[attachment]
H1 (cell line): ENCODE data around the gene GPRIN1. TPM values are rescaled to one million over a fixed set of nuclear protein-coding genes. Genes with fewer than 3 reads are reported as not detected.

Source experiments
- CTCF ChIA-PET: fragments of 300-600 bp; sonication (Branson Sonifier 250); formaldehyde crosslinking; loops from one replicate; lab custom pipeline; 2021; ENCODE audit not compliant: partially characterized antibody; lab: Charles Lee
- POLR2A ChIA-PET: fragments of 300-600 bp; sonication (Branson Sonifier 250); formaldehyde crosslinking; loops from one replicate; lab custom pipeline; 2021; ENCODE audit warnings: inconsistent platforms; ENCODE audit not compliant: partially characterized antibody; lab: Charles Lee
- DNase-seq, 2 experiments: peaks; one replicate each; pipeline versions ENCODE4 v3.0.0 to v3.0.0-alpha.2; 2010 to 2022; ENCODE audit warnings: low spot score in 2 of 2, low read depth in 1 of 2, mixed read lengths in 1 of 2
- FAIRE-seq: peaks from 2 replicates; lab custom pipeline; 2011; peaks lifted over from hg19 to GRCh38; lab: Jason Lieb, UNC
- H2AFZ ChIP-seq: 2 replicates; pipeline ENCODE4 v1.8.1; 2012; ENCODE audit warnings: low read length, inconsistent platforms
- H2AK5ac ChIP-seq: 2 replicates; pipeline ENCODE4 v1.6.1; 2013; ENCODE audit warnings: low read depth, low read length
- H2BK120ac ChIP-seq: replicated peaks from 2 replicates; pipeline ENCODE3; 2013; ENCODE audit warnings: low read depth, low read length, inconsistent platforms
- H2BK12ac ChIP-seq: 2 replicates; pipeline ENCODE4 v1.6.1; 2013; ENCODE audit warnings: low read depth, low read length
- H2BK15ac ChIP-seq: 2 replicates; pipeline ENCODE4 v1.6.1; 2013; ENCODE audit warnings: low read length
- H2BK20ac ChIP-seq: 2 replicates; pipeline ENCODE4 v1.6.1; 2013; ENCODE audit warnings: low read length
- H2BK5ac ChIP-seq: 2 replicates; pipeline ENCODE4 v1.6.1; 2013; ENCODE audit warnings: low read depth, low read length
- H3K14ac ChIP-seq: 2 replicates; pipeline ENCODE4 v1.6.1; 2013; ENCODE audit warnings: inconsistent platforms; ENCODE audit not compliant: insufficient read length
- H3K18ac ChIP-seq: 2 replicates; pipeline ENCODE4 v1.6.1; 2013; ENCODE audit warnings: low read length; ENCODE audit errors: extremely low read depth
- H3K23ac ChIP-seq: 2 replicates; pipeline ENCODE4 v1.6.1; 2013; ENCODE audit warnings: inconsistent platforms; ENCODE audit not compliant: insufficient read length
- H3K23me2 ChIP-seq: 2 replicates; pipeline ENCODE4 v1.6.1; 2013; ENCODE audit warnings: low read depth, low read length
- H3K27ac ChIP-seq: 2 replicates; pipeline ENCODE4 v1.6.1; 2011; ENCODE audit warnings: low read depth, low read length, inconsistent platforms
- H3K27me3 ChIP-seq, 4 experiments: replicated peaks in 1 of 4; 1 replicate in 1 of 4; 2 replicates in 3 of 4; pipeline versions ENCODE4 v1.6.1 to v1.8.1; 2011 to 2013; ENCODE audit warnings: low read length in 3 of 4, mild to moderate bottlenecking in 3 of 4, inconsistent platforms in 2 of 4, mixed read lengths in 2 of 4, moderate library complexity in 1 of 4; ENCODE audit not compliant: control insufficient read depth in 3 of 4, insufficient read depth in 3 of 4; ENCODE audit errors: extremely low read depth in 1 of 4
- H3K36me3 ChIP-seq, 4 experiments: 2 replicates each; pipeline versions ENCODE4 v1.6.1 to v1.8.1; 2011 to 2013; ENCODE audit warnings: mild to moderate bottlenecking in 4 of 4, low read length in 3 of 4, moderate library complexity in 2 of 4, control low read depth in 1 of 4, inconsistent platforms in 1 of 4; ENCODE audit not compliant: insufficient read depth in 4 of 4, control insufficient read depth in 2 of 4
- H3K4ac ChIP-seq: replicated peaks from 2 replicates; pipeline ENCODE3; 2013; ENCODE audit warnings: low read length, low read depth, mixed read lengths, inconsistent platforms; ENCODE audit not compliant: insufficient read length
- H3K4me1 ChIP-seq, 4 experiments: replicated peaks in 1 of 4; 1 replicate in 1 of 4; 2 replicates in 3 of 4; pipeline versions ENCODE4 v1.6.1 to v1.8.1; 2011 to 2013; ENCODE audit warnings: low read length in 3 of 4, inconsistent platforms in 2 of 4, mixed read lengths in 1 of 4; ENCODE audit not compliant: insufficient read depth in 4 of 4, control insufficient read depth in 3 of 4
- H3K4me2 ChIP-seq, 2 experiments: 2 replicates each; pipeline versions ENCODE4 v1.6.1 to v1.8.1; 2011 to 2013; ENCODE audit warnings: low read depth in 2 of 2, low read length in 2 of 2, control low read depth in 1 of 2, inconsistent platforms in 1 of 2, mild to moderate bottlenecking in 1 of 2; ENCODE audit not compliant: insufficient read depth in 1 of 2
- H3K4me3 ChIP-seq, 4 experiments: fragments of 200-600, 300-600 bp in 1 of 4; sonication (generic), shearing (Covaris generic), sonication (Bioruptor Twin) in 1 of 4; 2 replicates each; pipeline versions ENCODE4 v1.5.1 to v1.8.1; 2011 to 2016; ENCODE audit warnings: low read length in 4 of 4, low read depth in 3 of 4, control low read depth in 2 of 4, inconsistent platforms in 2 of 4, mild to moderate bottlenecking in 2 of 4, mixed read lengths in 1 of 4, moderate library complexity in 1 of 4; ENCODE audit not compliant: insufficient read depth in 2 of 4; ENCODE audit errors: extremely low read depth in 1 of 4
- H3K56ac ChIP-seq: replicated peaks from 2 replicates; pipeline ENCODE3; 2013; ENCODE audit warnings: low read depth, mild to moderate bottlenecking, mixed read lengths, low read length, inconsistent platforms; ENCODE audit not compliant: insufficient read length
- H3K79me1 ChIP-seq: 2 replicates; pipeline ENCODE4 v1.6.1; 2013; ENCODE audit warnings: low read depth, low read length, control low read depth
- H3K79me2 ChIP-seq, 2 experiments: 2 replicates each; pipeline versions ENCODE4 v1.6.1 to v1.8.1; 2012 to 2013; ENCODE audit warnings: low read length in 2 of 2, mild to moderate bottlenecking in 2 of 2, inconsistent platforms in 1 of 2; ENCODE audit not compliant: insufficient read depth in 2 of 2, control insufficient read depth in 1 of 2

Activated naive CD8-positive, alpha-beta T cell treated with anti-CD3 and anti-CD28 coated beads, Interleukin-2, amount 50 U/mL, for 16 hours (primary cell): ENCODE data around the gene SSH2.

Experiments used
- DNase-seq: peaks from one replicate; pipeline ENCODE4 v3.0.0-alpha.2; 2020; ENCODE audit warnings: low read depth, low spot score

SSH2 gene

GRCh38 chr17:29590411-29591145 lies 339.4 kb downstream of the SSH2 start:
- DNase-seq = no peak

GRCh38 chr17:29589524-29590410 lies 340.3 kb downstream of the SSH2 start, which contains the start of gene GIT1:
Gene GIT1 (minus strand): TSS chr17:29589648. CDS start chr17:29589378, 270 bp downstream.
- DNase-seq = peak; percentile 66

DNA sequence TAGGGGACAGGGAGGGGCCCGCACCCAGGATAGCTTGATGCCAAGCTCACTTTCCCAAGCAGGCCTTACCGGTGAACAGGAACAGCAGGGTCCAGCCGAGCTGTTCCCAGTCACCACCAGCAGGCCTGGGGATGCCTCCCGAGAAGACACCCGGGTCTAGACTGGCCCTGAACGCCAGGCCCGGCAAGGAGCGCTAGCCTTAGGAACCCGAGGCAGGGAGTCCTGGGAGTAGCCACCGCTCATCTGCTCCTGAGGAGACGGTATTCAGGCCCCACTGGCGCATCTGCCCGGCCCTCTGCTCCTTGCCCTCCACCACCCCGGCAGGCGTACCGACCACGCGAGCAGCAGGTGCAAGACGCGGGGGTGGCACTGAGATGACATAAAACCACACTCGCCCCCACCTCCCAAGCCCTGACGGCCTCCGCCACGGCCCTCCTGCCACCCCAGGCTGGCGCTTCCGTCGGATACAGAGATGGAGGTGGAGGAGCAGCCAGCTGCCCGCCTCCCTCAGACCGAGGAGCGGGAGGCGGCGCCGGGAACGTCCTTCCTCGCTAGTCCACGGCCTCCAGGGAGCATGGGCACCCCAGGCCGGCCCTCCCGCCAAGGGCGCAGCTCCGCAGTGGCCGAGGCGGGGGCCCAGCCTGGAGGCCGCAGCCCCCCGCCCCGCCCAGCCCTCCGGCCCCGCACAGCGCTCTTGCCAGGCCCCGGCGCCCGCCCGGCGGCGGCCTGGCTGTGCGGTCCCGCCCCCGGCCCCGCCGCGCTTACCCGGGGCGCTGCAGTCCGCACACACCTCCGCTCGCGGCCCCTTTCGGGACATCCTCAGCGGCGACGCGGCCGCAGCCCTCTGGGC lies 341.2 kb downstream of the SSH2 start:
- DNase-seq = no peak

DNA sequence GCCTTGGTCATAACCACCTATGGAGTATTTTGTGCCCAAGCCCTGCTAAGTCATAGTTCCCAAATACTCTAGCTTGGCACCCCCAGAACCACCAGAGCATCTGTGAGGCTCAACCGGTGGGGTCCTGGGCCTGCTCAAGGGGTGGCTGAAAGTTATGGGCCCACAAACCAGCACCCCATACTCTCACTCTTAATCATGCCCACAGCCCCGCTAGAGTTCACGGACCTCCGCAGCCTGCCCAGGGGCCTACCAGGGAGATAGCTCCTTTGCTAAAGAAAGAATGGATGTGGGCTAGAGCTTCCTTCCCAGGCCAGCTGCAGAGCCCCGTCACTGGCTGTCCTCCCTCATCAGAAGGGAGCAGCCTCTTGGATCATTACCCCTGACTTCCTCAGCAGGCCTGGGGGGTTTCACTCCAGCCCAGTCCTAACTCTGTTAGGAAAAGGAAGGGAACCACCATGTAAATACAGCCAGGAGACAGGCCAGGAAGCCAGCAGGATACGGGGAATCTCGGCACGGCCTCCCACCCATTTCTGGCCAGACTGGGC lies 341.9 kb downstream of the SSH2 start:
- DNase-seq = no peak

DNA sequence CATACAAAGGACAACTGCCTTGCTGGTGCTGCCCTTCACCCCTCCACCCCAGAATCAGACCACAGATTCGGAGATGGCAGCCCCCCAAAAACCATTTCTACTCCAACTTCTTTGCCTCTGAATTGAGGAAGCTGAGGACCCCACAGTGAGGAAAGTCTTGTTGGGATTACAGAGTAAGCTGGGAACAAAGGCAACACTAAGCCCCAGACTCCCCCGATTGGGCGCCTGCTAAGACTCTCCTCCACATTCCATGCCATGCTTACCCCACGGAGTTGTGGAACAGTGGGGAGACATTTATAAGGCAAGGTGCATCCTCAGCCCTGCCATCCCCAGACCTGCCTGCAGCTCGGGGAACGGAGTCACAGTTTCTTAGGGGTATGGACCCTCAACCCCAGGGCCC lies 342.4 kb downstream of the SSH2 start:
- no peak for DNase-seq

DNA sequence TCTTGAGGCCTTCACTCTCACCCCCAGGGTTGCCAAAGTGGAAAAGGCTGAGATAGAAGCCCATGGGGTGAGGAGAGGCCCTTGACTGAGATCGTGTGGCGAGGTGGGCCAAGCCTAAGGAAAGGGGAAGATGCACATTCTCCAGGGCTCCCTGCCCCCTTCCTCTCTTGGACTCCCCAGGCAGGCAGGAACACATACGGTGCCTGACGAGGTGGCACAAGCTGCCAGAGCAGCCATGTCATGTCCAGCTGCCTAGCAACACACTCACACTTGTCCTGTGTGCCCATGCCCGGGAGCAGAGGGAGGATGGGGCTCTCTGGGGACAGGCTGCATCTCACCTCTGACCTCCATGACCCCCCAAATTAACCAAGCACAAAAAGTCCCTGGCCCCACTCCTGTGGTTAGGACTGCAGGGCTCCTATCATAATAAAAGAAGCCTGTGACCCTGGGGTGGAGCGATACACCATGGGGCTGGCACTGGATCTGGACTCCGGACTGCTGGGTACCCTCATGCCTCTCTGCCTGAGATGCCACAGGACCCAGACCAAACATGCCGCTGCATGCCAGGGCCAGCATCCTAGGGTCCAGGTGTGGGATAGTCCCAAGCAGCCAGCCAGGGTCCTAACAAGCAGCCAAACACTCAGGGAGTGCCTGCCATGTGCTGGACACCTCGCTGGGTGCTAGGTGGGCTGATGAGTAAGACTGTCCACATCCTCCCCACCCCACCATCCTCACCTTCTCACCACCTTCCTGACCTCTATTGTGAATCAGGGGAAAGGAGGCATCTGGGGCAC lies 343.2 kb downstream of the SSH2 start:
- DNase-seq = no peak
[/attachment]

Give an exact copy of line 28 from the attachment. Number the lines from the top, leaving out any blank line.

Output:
Activated naive CD8-positive, alpha-beta T cell treated with anti-CD3 and anti-CD28 coated beads, Interleukin-2, amount 50 U/mL, for 16 hours (primary cell): ENCODE data around the gene SSH2.